The problems with federal hate-crime laws are many, including using interstate commerce clauses or the 13th Amendment to justify them. Not the least of the problems is how to decide who qualifies for hate-crime protection, without becoming arbitrary. Congress defines a hate crime as one "in which the defendant intentionally selects a victim, or in the case of a property that is the object of the crime, because of the actual or perceived race, color, national origin, ethnicity, gender, disability or sexual orientation of any person."

What qualifies these categories of people, we're told, for hate-crime protection is the history of persecution they've suffered. The rest of us don't qualify if hate motivates a crime against us, because we (presumably) are not a part of any group that has been historically persecuted.

How do you know which groups have been persecuted enough to qualify for protections against hate crimes? Why are protections provided for sexual identities, but not for the homeless? How about protections against crimes of hatred based on economic class?

The response is that the protected categories are selected to deliver a message that helps to protect everyone else in a traditionally despised group.

But that response is insufficient: If a crime motivated by hate is bad for one person, under the equal protection of the law concept found in the Constitution, it is bad for everyone. If we're going to have hate-crime laws, they should protect everyone. Not just the groups that cynical politicians want to cultivate for votes.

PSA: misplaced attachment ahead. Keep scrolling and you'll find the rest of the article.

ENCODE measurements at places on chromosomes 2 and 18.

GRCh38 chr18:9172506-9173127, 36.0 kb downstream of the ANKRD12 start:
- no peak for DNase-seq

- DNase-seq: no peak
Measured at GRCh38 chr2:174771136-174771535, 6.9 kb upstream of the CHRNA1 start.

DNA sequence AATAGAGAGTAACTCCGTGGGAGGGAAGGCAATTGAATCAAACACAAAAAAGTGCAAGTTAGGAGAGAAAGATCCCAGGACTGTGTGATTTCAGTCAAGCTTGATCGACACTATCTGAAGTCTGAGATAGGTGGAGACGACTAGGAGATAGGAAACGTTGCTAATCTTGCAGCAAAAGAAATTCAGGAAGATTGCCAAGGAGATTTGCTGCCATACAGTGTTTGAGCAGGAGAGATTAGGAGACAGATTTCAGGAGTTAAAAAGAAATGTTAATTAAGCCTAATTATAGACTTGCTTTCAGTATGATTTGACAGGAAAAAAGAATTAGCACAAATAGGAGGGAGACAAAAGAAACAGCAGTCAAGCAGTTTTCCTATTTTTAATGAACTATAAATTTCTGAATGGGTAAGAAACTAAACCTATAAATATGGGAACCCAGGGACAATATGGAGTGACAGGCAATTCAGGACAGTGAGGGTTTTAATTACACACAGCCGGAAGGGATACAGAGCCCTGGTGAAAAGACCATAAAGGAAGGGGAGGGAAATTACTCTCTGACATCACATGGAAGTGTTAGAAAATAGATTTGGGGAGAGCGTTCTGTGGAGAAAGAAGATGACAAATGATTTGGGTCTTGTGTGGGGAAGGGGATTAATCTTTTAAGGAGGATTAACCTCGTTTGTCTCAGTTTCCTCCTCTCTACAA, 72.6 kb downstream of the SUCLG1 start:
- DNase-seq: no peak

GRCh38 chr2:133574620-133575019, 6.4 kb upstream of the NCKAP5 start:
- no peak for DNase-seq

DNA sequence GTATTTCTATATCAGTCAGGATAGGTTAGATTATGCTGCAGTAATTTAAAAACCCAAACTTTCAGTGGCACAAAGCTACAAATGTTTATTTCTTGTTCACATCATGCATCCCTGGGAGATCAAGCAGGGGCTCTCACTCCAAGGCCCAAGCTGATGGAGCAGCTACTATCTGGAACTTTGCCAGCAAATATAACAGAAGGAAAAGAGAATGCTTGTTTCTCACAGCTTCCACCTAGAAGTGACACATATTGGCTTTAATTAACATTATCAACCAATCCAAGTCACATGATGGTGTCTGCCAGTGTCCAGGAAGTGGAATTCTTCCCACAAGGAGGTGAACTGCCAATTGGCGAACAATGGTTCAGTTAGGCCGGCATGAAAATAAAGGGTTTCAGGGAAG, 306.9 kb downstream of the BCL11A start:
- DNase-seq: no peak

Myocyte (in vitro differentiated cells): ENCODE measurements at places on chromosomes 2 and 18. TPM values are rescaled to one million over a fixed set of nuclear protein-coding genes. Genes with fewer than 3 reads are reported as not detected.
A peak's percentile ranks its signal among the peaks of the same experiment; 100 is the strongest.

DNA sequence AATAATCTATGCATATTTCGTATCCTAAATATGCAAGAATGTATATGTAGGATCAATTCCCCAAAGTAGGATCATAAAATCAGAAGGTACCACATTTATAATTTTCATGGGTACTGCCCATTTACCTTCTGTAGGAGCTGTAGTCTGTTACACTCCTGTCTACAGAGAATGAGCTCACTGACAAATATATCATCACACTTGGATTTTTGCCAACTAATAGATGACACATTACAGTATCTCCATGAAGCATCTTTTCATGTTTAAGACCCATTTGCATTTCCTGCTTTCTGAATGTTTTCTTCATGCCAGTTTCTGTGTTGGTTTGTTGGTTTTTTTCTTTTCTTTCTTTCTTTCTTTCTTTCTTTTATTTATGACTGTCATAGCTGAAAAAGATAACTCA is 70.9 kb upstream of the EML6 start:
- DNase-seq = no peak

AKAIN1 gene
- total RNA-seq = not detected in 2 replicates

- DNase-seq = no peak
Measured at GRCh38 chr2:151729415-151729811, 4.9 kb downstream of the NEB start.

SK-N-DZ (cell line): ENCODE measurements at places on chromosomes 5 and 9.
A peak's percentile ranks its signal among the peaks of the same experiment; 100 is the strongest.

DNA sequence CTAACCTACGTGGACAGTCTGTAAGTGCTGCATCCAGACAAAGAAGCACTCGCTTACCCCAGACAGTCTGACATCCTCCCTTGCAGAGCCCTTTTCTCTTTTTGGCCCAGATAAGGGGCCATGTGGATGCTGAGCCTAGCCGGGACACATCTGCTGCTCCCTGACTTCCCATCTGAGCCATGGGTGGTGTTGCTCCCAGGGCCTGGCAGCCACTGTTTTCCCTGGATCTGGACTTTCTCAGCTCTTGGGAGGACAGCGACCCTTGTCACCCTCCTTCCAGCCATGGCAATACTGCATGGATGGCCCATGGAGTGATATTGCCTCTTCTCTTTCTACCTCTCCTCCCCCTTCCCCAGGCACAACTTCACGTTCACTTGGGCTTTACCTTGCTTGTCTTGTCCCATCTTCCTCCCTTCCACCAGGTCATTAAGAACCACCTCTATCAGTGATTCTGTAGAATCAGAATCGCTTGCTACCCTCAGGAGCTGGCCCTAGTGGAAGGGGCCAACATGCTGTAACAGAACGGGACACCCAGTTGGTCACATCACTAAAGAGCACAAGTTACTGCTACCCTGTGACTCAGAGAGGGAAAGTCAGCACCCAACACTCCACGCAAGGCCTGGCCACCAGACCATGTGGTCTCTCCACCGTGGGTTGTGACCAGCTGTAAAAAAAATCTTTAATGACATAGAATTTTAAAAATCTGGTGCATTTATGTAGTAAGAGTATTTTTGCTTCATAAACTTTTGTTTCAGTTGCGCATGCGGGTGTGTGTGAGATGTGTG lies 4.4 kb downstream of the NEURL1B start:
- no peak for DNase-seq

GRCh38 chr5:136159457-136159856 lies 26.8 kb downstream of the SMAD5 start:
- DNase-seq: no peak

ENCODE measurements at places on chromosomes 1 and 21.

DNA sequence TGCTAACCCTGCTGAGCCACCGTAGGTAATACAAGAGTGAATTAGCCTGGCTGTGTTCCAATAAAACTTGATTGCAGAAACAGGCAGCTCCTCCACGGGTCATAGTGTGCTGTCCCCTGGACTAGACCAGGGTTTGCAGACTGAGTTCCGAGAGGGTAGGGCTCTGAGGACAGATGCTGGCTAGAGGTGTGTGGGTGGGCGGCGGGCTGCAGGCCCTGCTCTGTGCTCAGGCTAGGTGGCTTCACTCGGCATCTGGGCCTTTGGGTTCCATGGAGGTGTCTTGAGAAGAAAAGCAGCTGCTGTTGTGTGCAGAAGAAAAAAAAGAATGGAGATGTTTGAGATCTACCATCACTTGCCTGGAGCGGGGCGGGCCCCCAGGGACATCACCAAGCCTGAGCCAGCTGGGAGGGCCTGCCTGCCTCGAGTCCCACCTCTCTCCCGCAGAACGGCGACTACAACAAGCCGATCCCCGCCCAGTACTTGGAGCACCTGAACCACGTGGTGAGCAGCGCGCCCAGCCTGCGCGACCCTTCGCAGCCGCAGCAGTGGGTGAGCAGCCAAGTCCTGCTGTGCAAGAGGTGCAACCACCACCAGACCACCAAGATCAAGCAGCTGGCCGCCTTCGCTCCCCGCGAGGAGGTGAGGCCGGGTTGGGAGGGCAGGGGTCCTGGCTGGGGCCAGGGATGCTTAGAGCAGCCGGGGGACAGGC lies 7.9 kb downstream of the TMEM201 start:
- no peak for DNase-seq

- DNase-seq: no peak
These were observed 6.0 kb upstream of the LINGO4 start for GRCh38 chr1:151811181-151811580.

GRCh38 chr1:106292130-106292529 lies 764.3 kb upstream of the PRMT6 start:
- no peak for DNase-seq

Anonymous said...

Hate-crime legislation, if correctly applied, should not infringe on the 1st amendment. It’s only when an actual crime has been committed that it should come into play.

If the girls in question have committed no crime (simply expressing their opinion is certainly no crime) they should be left alone.

I think hate-crime legislation is fine and see no problem at all with extending it to protect everyone. I’ll quote from a comment I posted a while ago on a blog on this subject by Eric Zorn:

It’s understandable why hate-crime legislation focuses on traditionally oppressed groups alone, but it seems to me that it should be expanded to encompass all hate-crimes, that is, any crime whose primary motivation is hate against the group that the victim represents, however “mainstream” that group is deemed to be. I can think of two reasons for this:
a) Just because a given group constitutes the majority or is most powerful, its members are not going to take the law into their own hands and crush the perpetrators of a hate crime against one of them. Therefore, if any of their members happens to be the victim of a hate crime (however relatively rare such an occurrence may be), they can also feel intimidated and threatened as a group, and the aggressor should be punished accordingly.
b) Settings and circumstances vary: What about a few whites living in a predominantly black neighborhood, for instance? Shouldn’t they be equally protected against hate crimes?

Before someone accuses me of veiled racism, homophobia or whatever, I should point out that I belong to a minority vilified by many.

Cal Skinner said...

I'm featuring your column's argument on McHenry County Blog Tuesday, the day the incarcerated teen goes back to court.

Maybe you'll be able to get the evidence Tuesday.

Dan D said...

A scarier, nightmare-ish thought. George Bush IS our president. Heaven help us!